• DWise1
      DWise1 commented
      Editing a comment
      Kahuna, it looks like you're arguing that council SEs would be acting on their own based on their own personal prejudices. That doesn't agree with what I observed. Searching through an excerpt of the Rules and Regulations (I have sections in disk files that I had copied out, but my paper hard copies are packed away), I passed by some wording to the effect that councils cannot act on their own, or perhaps more specifically that they may not add nor subtract from membership or other requirements. And what was happening in the 1990's was that mountains of FAXes were flowing up- and down-hill between National and Council, such that Council couldn't even begin to consider to think about scratching itself without getting clearance to do so from National. Control was very highly centralized. Furthermore, my DE informed me that he was required to report every single contact he had and I'm sure that Council has the same requirement to report everything to Regional (albeit summarized) and that Regional had the same requirements to report everything to National. Of course, for day-to-day malfeasance the various levels would be operating as per standing orders, but the orders were still coming from the very top at National.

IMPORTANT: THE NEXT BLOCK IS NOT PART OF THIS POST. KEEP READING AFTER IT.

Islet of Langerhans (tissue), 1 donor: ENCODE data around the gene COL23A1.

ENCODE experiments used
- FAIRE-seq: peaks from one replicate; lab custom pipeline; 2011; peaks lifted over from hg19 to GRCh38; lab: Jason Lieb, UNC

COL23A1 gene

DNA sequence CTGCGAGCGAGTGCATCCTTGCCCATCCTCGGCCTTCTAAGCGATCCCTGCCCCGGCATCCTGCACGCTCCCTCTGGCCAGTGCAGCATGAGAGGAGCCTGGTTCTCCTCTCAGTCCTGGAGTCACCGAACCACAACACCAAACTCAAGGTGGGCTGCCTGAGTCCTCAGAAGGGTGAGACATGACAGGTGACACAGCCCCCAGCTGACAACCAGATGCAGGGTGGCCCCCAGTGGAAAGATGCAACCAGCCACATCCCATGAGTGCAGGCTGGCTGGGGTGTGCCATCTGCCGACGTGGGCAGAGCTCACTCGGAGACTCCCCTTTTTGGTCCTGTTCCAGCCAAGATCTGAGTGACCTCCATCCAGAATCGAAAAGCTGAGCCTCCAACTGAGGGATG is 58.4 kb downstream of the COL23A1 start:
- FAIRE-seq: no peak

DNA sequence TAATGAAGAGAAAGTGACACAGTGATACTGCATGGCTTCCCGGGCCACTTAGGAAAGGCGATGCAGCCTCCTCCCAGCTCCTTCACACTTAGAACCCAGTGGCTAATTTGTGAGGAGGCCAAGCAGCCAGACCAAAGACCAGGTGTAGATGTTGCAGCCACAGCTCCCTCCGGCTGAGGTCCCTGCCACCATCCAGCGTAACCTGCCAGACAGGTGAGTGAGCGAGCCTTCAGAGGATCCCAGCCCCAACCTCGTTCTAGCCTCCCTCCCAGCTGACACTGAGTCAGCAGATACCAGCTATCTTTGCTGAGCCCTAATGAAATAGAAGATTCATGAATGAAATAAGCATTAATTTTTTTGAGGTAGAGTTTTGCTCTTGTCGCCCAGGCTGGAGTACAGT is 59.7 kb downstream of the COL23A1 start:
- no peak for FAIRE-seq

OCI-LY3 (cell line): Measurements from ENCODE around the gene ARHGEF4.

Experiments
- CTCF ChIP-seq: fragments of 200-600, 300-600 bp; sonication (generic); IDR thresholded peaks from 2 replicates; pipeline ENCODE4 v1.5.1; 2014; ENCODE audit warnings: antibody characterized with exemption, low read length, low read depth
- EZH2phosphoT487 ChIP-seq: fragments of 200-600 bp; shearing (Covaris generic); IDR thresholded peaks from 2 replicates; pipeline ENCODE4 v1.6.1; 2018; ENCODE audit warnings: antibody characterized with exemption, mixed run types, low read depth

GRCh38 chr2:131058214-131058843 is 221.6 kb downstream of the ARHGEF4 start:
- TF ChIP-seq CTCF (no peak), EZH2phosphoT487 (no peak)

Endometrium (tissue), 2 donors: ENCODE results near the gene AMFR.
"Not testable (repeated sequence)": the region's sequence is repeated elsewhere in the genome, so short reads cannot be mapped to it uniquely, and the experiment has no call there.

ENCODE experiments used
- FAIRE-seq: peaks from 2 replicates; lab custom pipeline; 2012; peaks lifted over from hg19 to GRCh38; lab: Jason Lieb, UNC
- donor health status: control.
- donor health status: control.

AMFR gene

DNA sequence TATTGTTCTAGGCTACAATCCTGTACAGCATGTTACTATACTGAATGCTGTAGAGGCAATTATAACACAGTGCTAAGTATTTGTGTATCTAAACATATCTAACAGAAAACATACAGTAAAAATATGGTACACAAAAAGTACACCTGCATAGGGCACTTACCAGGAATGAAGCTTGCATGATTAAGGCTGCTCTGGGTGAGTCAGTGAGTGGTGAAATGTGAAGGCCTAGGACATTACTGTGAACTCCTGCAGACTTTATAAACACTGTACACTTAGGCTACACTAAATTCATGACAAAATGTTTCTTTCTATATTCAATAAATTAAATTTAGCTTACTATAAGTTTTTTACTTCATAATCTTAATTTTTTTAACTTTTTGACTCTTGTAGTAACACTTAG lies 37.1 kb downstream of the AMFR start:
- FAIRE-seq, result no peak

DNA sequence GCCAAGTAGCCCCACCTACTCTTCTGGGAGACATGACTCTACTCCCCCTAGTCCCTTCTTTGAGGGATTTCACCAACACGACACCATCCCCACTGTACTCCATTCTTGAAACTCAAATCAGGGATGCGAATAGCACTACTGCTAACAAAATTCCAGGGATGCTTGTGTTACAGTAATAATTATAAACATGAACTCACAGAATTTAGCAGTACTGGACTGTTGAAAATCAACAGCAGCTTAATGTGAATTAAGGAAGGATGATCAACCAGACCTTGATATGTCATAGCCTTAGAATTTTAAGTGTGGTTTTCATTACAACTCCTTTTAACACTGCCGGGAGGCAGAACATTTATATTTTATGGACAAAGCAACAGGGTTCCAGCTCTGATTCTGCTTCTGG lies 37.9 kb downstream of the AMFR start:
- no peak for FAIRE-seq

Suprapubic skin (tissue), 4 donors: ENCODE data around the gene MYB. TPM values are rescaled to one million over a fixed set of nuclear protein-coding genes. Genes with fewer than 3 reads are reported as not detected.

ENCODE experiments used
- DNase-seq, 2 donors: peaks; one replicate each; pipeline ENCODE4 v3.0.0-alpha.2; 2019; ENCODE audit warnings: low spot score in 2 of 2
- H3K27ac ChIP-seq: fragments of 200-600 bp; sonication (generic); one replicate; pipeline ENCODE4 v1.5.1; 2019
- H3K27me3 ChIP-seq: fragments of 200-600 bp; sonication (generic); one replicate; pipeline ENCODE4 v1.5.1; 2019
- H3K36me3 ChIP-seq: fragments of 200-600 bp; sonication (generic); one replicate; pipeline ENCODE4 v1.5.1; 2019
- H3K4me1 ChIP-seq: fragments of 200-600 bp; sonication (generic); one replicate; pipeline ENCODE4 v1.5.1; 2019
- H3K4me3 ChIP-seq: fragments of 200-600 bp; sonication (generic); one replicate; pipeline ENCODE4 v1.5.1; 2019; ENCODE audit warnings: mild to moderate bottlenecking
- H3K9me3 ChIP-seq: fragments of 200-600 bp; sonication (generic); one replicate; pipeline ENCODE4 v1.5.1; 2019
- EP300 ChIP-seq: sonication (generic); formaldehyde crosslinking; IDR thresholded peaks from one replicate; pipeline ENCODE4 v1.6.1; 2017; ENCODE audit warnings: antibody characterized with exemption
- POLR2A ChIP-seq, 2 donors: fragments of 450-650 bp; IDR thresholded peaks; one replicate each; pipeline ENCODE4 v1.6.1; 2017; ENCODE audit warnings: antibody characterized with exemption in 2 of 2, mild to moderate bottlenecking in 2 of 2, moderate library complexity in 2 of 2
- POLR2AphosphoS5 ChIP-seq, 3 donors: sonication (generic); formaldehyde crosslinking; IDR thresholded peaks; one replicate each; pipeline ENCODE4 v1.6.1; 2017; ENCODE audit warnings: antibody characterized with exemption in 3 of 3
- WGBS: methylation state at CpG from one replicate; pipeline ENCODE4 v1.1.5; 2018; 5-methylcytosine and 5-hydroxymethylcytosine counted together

I don't think that that SE's situation was that he could no longer act independently, but rather that he didn't agree with the new orders he anticipated coming from National.

  • #32
    Up at moms today.......Blueberrys are peaking...hmmmm..

    Comment


    • qwazse
      qwazse commented
      Editing a comment
      Took some young adults on a couple miles of the Standing Stone Trail last Friday morning. Huckleberries by the bagful at the look-out just north of Throne Room! A hearty rattle let one young man know that he was picking a little to close to one Timber Rattler's sunning spot!

      A cupful of red raspberries in our garden today.

  • #33
    Had some of my Aunt Jane's signature peach pie with top crust in the shape of stars this weekend .

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    • #34
      Refreshing JoeBob, can't stop laughing! Thanks for the Will Rogers logic